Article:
LONG BEACH — Wilson High School officials asked student-athletes last week to participate in a voluntary drug testing program--the first of its kind in the Long Beach Unified School District.
The request has been met with mixed reviews by the school's roughly 600 athletes.
"They say it's voluntary, but if you don't do it, you're suspected of doing drugs," said April Jolliff, a volleyball player. "My parents are making me do it."
School officials say they hope that the testing will ease some of the drug and alcohol problems faced by students everywhere.
Drug Use Is Pervasive
"Drugs and alcohol are pervasive among our young people," Principal Neil Bradley said. "Anything we can do to help youngsters go against the peer pressure is good."
Several students agreed that the program is a good idea.
Caron Pardee, 17, called the concept "neat."
"People look up to us," said Pardee, a volleyball player, "and when they see athletes taking this kind of stand, it might influence them."
But Pardee also agreed with her friend, Jolliff, that some students believe they are being pressured by parents to participate.
"It should not be up to our parents, it should be up to us," Pardee said.
Each student and their parents must sign a permission card before participating. Once a week, the names of up to 10 students will be randomly drawn. Those students will then march to the school nurse's office and give urine samples that a hospital lab will then analyze.
If a student tests positive for either drugs or alcohol, a doctor will notify the parents--but not the school, Bradley said.
"We don't want to know," he said. "It's really between the parent and the student. We want to ensure confidentiality."
Students will probably be called to give their urine either between classes, toward the end of a class or during their elective courses, rather than academic classes, Bradley said, because "we want to keep class interruptions at a minimum."
Pete Lafkas, a football center for the Bruins, said marijuana, alcohol and "sometimes a little cocaine" are common at parties that he and his friends attend. "There's a big problem."
But Lafkas said he doesn't "do that stuff," and he doesn't plan to participate in the testing program.
"My mom knows how I am," he said. "She knows I drink, but I don't do any drugs."
Jolliff echoed his sentiments: "I told my dad, 'I'm honest with you, Dad. I don't feel I need a doctor (analyzing urine.)' "
Bradley acknowledged that some parents may force their children to participate, but he said it also works the other way around: Many students talk their parents into giving their consent. Thus, the testing "opens up communication" between parents and their children.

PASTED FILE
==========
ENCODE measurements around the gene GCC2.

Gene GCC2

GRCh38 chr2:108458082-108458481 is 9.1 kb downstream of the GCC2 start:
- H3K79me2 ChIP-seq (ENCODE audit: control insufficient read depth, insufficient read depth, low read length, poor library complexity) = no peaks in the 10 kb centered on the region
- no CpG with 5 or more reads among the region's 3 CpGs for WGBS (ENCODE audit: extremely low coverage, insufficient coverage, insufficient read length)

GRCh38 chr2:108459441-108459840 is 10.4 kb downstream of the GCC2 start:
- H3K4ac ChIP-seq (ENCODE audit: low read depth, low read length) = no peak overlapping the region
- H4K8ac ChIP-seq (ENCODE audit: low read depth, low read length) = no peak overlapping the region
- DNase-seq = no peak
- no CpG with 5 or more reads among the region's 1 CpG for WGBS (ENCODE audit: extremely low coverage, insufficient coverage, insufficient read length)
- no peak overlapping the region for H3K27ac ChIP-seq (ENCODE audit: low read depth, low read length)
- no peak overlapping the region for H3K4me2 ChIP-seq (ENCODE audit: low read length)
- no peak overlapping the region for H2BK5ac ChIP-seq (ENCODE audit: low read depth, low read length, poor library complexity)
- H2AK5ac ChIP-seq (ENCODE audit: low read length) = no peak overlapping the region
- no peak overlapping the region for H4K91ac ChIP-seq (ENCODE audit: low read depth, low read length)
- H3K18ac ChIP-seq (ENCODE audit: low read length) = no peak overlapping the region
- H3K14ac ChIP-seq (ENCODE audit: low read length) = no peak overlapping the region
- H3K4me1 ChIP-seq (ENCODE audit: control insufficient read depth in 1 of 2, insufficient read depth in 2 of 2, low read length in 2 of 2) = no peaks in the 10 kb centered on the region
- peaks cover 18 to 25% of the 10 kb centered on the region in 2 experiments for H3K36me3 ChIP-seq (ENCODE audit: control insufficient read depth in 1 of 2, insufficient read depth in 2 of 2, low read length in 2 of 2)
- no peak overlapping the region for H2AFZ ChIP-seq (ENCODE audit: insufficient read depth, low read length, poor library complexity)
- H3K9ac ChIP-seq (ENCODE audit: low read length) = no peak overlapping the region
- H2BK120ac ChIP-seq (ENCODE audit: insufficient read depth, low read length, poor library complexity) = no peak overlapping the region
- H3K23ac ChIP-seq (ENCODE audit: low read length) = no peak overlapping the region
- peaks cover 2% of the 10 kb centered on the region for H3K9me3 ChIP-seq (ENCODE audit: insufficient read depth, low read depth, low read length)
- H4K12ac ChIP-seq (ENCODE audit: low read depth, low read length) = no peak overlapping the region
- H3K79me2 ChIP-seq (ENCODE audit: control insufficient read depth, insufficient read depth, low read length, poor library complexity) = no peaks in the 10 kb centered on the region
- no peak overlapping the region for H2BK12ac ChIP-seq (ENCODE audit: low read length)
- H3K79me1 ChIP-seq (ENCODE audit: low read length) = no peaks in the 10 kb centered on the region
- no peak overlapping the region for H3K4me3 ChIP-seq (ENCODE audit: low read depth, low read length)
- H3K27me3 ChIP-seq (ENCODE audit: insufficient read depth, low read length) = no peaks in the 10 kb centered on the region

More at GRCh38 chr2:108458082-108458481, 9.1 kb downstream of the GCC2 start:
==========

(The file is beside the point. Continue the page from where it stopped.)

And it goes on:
Pressure From Coaches
Parents may not be the only ones pressuring students. One cross-country runner said her parents are not forcing her to participate because they "know what I do. They don't need a doctor telling them I drink."
But when asked for her name, she declined. "My coach thinks I'm doing it," she said.
If successful, the pilot program will spread to other schools, said Ed Eveland, assistant superintendent of the Long Beach district.
"I think drug and alcohol abuse is our No. 1 problem at the schools," Eveland said.
School officials are uncertain how many athletes are participating, but they "had a good sign-up," Bradley said.
Athletes who take part in fall sports attended a mandatory meeting Wednesday night to hear a presentation on the program, he said. Their parents' attendance was also mandatory. Athletes in sports that don't begin until after January will have to bring their parents to similar meetings in December.
Willy Quest, a tennis player who has until December to decide, said he is not sure whether to participate.
"If it's voluntary, it's OK," said Quest, 17. "But the parents are making you do it. And I think that's why a lot of people are doing it."
Cheerleader Danielle Sandefur, 16, said: "My parents said it was up to me (to decide if she would submit to a drug test). I chose to take it because I had nothing to hide."
'Keep Off Drugs'
Lee Allison, 16, a water polo player, said: "It's a good way to keep athletes off drugs--if for no other reason, because they'll be scared to get caught."
Officials at a local hospital have volunteered to conduct the tests for free, so there is no cost to the school or the district, Bradley said.
Other nearby communities that have established similar programs in recent years include the Simi Valley Unified School District in Ventura County, Edison High School in Huntington Beach, Arcadia High School in the San Gabriel Valley and two school districts in San Diego County.
School district officials considered mandatory testing, as recommended by an 18-member advisory committee in 1986. But court cases have struck down such programs as unconstitutional, Eveland said.
The testing is just one of several experimental efforts to combat drug and alcohol abuse at Wilson High.
Alternative to Parties
Beginning this week, the school will sponsor a dance every Friday night as an alternative for students who wish to avoid drug and alcohol-filled parties. Also beginning this fall, parents whose children are about to enter a driver-training course will be required to attend a mandatory discussion about the dangers of driving under the influence of drugs or alcohol.
Since last year, the school's 2,700 students have been invited each month to teen-age forums, where they discuss with an expert topics such as alcohol abuse, suicide and sexuality. Students are also encouraged to sign "Say No to Drugs" pledge cards that allow them to receive discounts at several local businesses, Bradley said.
"We think we're doing some good things for our young people," Bradley said. "If we can stop some (from drinking or doing drugs), it's worth it."